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Private Universities: New Magnet for Shanghai Students
For some college students in Shanghai, China's financial center, public universities are not the only way to complete a higher education.

One out of every 10 university students in Shanghai are now pursuing their studies at private universities in this metropolis known as the "breeding ground of China's talents".

An official from the municipal education administration department said that Shanghai now has over 1,800 private and non-government funded educational institutions, which includes 40 private institutes and several hundred colleges providing non-diploma higher education.

Many private universities turn to prestigious local public universities for their higher management staff and faculty, which has given these organizations not only high-level teaching staff, but also made them more attractive to students.

The Shanghai Fuqiu Vocational Studies College, which was approved several weeks ago, is located in the financial trade zone in the Pudong Lujiazui area. Its President Hu Aiben was formerly assistant to the president of the prestigious Fudan University, and is also a Ph.D. candidate supervisor. All major teachers at Fuqiu are from Shanghai Jiaotong University, Shanghai University of Finance and Economics, and Shanghai University.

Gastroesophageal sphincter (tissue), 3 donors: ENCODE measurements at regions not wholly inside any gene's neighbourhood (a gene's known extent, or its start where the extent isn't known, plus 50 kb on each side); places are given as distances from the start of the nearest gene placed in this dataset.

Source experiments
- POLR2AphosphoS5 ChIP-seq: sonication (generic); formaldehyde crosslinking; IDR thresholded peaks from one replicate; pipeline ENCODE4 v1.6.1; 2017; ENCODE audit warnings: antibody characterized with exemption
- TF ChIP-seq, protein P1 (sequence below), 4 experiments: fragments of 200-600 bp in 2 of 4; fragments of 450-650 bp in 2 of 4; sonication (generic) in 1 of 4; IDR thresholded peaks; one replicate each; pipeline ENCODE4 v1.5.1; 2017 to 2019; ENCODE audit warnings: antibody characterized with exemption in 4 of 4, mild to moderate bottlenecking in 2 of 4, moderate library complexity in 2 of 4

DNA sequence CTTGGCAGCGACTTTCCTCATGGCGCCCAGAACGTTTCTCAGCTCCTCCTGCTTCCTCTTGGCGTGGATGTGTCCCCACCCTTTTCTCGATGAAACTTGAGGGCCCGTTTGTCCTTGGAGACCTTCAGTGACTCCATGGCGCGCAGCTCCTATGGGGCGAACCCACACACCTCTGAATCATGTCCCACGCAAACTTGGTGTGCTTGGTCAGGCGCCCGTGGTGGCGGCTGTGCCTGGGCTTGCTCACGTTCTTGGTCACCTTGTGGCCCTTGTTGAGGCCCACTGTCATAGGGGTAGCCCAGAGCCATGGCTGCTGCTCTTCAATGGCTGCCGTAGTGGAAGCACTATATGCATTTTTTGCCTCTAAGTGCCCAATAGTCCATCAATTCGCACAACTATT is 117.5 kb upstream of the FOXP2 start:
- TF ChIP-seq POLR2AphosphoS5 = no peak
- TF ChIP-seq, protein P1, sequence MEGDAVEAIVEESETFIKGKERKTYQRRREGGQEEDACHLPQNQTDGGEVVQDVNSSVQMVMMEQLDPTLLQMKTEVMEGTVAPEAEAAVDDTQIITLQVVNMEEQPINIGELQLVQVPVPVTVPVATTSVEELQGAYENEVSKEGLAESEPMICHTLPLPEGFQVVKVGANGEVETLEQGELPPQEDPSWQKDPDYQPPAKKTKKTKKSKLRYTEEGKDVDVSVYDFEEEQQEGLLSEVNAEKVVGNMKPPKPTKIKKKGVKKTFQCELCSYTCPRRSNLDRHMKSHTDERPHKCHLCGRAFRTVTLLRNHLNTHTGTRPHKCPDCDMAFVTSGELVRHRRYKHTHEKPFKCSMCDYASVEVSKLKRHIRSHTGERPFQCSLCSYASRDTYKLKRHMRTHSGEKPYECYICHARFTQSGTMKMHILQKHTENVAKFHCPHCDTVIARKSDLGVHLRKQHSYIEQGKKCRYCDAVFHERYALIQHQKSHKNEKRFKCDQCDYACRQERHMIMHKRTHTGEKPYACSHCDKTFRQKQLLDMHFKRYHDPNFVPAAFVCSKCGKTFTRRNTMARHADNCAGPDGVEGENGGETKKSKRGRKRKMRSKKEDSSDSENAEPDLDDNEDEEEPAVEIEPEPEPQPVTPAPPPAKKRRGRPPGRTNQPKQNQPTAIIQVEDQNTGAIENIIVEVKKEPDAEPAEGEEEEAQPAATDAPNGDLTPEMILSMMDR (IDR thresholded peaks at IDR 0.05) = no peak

"We have set up 18 majors including computer information management, journalism and hotel management, which are relatively popular majors," said Hu, adding that after three years' study here, if the students pass the exams organized by Fudan and Tongji universities, they will get professional training diplomas.

Hu also disclosed that his college is now applying for certification to offer four-year degrees, while its ultimate goal is to create a personnel training base for "high-level managers and engineers".

Compared with the former models of inviting retired university teachers, putting up posters on trees to attract students, and renting classrooms for teaching activities, most private educational institutions now have a strong base of private capital. Some private enterprises invest huge amounts of money in establishing colleges.

Entrepreneurs putting money in education are doing it as an investment these days, rather than as a donation. Xu Xincai, a shareholder of Fuqiu, said: "The education industry has a bright future, though it takes a longer period of time to receive a return on investment."

The former status of "investment with no repayment" for private education has gradually changed in the educational reform process.

The "Law on Private Education Promotion", passed at the end of 2002, stipulated that "private school investors can get reasonable repayment after deducting schooling cost and reserving development funds and other expenses".

Xue Ximin, deputy director of the Shanghai municipal education commission, said that the "law on private education promotion" raises concepts such as "reasonable repayment", "property relationship", and "corporate qualification", which will provide more room for private education development.

Xue even holds that in the coming years, prestigious schools will appear among these private institutions, and being a private college graduate will not be a source of embarrassment for the young people of Shanghai.

(Xinhua News Agency July 15, 2003)

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